• I like your point about search in particular. I had a Google SE on the site until I upgraded the templates to my new responsive theme (not a CMS). Prior to that, no one ever used search. I will be putting it back, but I have a technical hurdle to take care of first for which there is no definitive answer. I was not so worried about Google. The site performed well enough given how poor it was, but now a lot of the details are being fixed. I just did an audit and the link numbers are huge. BTW- I have approached over 700,000 domain names and IP addresses with many millions of attacks. Sheeesh! – closetnoc May 13 '15 at 1:46
  • I originally put these links in for users but I am not sure people even notice them. Back about 6 months ago, it made sense since the high number was about 40. I have a new stealth bot mechanism I blame for the jump in related IP addresses. -- If you had your druthers, would you use a limit 100 which returns the first 100 of a result set or go random?? – closetnoc May 13 '15 at 1:54
  • Probably random, it would seem to make more sense than just choosing 100 specific ones to show at all times. – Anonymous May 13 '15 at 2:03
  • Okay. Thanks! I was holding back on my opinion but thought I would let it out eventually. I was thinking either 100, 150, but no more than 200 links and random was best for exactly the same reason you gave. Interesting factoid (if you are a geek otherwise it would be rather dull): I took the byte count of a link and calculated how many bytes 750 and 2600 links would be. Answer: 35.15625 and 121.875 assuming my calculations are right. – closetnoc May 13 '15 at 2:14
  • Ooopppsss! The answers are in k not bytes. Silly silly me!! – closetnoc May 13 '15 at 2:21
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My primary concerns are UX, download speed, and lastly, Gaggle.

oops... I meant giigle, or maybe googoogaagaagle.

Ok, back to the real issues.

To me, I think having a ridiculously huge number of links on a single page may cause a slight slowdown because when a robot scans a page, every single byte is downloaded from the server, and each minimally-crafted link requires 16 bytes with anchor text excluded. For example:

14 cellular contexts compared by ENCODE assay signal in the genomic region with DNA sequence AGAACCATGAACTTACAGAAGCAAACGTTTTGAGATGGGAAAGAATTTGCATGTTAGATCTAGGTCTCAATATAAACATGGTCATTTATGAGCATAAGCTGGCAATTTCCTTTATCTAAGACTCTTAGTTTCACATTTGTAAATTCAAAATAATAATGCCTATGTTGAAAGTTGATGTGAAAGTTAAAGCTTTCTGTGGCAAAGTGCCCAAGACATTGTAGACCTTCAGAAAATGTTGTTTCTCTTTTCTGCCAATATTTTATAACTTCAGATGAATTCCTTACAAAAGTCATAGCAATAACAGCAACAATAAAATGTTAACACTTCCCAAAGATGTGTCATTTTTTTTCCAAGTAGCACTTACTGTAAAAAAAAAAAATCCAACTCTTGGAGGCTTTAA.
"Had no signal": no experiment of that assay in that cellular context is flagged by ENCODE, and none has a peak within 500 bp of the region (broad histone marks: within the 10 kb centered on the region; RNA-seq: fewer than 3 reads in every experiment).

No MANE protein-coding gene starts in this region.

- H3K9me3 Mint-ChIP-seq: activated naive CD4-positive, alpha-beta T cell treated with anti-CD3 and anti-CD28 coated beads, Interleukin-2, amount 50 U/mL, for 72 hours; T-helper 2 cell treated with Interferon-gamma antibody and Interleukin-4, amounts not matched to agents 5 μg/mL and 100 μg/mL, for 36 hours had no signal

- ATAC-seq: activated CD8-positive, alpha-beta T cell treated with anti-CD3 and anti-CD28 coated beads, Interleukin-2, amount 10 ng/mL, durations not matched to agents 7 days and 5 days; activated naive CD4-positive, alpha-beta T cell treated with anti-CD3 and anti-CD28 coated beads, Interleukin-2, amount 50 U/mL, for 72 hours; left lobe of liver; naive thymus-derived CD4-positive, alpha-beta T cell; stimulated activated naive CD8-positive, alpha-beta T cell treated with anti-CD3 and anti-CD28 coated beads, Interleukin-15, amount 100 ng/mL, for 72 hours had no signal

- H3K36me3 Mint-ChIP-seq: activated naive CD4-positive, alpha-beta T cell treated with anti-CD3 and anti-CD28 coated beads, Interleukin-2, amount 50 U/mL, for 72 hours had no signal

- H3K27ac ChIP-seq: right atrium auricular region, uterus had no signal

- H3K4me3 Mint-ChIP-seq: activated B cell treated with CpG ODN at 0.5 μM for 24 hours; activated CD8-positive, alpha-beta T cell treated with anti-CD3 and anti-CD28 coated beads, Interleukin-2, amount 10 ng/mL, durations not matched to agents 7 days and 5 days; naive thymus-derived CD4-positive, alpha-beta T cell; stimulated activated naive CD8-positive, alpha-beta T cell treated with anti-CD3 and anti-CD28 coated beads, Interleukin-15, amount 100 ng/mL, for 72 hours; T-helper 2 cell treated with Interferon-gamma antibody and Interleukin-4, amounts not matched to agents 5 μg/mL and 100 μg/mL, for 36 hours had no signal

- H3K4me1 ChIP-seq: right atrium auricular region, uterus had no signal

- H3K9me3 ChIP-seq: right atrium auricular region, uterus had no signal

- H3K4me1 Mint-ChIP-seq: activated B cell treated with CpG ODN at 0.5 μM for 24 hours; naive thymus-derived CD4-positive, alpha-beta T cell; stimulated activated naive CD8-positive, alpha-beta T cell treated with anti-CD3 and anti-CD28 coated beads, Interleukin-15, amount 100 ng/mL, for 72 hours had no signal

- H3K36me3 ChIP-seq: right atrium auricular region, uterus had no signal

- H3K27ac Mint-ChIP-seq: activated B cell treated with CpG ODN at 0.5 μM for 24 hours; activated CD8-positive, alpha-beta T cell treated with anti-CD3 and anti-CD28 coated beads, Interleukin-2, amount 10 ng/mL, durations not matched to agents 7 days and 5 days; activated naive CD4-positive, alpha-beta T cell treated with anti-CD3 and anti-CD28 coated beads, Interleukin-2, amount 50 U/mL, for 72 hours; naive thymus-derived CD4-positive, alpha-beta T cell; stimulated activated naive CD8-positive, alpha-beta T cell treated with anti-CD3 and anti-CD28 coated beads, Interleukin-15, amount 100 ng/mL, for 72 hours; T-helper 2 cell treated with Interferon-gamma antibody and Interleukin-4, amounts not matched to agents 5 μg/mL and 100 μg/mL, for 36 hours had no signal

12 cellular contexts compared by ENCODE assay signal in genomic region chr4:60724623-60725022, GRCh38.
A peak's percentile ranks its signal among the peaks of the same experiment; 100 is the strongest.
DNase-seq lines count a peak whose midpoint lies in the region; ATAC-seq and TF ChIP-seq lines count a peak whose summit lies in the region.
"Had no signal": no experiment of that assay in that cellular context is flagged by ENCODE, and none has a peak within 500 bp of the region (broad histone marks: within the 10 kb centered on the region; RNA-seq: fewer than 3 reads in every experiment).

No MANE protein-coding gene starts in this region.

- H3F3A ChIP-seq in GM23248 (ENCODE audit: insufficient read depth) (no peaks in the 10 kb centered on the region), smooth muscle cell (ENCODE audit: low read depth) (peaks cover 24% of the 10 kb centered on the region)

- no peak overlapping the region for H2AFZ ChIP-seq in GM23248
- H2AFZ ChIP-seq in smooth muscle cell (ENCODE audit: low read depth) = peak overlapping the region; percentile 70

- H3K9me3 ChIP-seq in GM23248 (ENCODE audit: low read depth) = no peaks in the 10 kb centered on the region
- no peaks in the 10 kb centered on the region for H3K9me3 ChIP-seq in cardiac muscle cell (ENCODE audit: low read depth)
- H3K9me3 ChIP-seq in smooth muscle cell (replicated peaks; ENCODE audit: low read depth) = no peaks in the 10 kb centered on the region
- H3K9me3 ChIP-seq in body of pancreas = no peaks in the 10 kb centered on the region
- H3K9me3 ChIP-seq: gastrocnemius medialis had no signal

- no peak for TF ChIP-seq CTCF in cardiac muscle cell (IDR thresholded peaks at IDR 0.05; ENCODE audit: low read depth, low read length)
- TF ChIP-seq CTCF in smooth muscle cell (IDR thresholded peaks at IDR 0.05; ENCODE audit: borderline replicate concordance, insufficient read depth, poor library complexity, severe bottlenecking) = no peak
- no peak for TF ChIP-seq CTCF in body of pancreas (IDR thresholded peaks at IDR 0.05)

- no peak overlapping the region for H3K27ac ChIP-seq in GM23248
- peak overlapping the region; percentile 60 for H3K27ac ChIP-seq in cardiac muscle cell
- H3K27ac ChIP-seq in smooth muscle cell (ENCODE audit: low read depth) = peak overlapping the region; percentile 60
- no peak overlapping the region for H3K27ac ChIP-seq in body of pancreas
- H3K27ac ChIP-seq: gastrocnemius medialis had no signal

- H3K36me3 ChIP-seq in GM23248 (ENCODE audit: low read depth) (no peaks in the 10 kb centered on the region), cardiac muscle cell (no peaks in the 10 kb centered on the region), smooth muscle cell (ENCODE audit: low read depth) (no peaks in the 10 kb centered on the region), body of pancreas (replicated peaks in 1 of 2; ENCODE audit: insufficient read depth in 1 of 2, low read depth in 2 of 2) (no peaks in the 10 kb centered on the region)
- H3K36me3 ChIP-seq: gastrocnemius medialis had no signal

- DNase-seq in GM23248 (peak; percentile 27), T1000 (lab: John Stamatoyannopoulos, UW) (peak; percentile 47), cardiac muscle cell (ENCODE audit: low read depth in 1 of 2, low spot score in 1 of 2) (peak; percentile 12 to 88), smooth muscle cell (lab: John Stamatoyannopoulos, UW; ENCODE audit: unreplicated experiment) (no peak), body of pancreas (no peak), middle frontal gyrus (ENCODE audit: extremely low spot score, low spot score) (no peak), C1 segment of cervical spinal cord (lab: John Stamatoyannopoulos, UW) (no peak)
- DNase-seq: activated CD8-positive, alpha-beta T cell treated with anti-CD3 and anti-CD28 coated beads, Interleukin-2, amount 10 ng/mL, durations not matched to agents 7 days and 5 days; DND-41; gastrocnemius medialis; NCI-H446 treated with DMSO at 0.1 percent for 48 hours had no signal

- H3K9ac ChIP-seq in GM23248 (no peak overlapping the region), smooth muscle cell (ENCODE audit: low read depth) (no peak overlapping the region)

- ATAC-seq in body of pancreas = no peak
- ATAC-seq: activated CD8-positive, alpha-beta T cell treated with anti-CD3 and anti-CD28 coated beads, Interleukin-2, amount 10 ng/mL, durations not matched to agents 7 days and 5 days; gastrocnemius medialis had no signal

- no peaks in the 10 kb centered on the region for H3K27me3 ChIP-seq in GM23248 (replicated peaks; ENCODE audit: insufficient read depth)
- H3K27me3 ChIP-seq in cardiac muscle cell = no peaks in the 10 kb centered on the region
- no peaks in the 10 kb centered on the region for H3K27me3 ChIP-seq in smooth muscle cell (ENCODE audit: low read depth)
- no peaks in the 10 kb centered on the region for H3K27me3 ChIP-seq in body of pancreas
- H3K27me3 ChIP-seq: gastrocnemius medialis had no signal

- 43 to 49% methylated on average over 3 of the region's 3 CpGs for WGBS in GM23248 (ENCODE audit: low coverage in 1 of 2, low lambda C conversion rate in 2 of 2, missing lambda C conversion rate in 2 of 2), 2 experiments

<a href=" "></a>

If you have 500 links, then that's 8 KB used just for code. You need to try to have a good code/text ratio on your website so search engines think you have content instead of black-hat techniques going on in the site. This means if you went with the 500 links, then you need to come up with almost 2000 characters of text users can see without adding additional HTML code just to meet 15% code/text ratio.

So to me personally, there is no magic number on the actual number of links one should limit themselves to, but if I have to define an absolute minimum, I'd go with two. One for a privacy policy page, and the other for the "next section" page.

The more links you have along with other HTML tags you have on the site, the more bytes one must download.

Bonus Q: If given a choice of creating links from a random query (and yes I can do this) or first 100 or so (using limit), which would you prefer/advise and why? Again, I have an idea in mind (again, culled). Is there anything definitive in this regard as well?

You're better off to go linear and take the first 100 in 99% of the cases because reading the data is straightforward, and the computer doesn't have to use extra clock cycles in figuring out random numbers and piecing random rows of data together. If you must go random, then at least do all database operations in memory without swapping kicking in.

  • I knew you would not disappoint me! Yeah. I knew I had to limit the number of links. One option is just to remove this section. I am not sure it really helps anyone anymore. Most people would go cross-eyed before getting to the bottom. BTW- What is google + google? goooogle. How does Google give the finger? G00100gle. (binary four- count it on your hand) Already my pages are being quickly filled with content so I might consider removing this section in time. I will only keep it for search engines to chew on and SERP impressions. I am concerned about page size somewhat now. Some are huge. – closetnoc May 13 '15 at 3:12
  • BTW- I am not sure you saw the byte/kb calculations I did in another comment. It is significant. – closetnoc May 13 '15 at 3:15